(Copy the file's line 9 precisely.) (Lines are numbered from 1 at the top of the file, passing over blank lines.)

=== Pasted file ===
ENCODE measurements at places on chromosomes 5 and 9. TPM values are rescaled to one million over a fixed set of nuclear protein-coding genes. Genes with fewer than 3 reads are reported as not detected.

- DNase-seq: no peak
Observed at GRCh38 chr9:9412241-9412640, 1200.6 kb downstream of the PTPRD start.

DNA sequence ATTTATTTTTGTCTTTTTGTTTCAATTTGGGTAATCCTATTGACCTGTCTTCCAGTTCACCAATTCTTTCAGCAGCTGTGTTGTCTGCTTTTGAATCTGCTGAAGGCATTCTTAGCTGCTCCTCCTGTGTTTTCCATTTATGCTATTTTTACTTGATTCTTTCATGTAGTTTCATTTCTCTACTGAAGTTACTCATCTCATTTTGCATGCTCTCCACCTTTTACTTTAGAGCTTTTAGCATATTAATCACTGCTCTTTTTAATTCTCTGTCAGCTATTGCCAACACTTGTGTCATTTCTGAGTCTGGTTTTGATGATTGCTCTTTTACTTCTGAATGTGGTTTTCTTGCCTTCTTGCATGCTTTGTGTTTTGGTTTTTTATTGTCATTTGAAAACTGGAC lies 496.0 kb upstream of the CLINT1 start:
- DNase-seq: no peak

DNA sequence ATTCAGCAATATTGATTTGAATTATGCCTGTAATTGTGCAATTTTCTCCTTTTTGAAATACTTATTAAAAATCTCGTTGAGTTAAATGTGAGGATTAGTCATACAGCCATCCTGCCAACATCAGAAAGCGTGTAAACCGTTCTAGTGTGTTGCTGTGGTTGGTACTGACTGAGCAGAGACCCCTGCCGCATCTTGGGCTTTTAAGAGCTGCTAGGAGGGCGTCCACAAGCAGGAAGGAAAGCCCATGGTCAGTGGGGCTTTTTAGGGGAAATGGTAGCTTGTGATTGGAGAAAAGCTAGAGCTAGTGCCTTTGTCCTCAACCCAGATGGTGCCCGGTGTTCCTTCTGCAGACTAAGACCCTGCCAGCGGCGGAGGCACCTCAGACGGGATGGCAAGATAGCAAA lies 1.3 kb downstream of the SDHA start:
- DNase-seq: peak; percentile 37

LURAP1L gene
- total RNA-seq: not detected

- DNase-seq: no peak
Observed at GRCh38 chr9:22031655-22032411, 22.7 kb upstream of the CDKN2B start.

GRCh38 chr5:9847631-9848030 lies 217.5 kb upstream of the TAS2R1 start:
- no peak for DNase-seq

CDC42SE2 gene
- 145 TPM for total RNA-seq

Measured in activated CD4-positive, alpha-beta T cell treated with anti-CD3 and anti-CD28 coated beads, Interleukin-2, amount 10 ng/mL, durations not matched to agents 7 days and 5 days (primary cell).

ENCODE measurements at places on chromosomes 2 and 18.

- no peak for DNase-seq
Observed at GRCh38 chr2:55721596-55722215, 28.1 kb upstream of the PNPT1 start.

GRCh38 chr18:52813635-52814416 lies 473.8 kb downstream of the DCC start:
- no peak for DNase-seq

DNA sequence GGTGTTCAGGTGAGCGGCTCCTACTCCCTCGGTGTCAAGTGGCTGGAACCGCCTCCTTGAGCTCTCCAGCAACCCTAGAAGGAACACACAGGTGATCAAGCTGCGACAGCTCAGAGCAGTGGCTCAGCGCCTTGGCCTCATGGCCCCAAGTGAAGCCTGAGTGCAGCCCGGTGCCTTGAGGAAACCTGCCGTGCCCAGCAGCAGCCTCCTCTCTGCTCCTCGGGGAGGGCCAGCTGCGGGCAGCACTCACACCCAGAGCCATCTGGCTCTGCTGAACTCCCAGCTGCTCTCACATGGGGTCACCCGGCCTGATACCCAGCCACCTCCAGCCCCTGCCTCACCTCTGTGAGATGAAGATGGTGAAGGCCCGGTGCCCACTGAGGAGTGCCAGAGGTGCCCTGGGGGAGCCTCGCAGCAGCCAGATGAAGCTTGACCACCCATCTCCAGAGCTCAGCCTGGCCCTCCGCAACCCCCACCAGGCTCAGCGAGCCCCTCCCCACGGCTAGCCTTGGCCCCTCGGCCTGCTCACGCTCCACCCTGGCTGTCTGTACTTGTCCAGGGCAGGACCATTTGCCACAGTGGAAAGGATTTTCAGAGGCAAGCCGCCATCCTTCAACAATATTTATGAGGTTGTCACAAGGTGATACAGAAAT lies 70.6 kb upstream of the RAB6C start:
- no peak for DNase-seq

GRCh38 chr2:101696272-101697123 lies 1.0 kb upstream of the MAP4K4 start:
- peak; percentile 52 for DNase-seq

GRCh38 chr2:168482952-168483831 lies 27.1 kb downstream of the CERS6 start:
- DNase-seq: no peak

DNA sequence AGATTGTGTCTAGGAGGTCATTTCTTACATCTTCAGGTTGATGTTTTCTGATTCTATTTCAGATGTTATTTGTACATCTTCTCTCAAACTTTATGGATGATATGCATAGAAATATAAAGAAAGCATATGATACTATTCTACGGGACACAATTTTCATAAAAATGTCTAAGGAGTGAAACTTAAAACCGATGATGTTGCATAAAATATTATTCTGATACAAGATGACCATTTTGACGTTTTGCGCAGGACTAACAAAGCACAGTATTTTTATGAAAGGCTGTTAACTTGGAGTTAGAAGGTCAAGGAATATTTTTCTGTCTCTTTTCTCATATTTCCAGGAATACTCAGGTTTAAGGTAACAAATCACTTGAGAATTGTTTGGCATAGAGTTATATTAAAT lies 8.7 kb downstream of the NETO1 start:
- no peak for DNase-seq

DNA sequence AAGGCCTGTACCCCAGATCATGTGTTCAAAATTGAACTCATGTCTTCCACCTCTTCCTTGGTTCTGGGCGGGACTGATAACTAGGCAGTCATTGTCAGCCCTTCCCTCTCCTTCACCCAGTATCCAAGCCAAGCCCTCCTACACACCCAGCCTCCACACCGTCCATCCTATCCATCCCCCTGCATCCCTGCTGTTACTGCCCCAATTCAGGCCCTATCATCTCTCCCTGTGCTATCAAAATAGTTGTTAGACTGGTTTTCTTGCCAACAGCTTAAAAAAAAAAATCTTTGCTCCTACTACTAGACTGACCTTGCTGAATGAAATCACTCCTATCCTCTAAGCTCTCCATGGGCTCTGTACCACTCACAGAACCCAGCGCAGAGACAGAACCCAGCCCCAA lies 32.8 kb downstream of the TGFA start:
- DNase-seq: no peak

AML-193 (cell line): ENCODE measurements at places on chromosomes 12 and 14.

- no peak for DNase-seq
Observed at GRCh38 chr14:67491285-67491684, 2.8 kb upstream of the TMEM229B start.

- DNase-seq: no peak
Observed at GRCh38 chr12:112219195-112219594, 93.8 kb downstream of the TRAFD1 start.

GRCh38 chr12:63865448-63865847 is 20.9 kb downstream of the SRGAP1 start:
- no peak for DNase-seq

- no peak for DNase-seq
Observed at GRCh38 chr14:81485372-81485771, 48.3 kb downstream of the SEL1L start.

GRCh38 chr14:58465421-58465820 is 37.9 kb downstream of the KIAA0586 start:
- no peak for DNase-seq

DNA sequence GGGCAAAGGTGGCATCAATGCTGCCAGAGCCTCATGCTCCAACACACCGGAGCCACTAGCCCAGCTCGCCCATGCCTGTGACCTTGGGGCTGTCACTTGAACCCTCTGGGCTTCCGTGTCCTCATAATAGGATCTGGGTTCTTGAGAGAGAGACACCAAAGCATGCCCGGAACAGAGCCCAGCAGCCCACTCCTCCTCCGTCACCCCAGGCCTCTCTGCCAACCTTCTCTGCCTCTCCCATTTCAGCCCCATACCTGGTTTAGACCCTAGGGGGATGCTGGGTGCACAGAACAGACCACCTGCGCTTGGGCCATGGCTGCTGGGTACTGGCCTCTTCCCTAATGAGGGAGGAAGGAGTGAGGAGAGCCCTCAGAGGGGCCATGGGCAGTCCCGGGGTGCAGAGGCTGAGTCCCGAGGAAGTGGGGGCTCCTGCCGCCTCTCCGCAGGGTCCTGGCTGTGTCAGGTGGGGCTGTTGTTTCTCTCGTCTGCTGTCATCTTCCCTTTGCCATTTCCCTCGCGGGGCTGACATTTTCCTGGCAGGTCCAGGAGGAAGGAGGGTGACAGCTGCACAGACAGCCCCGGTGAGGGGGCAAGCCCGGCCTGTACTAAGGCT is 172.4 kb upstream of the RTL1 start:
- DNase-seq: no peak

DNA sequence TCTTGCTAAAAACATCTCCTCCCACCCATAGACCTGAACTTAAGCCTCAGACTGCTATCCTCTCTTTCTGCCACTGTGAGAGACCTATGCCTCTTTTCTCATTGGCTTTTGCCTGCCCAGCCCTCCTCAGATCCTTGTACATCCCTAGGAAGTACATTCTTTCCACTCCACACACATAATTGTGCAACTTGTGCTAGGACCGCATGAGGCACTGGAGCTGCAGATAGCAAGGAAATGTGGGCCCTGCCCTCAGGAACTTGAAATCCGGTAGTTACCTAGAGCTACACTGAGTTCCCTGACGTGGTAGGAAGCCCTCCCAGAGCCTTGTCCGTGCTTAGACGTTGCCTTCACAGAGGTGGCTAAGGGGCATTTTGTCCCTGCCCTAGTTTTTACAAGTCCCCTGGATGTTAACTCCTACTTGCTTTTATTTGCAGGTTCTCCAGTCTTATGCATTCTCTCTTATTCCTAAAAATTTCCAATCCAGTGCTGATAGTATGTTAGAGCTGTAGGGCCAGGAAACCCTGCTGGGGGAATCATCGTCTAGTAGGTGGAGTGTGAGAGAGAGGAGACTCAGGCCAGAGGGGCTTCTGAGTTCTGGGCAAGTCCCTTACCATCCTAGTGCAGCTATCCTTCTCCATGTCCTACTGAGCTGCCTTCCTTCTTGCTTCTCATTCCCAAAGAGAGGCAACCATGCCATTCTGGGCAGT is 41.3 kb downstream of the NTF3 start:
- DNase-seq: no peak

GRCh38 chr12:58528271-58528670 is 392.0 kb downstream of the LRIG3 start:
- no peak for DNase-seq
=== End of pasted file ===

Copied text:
- total RNA-seq: not detected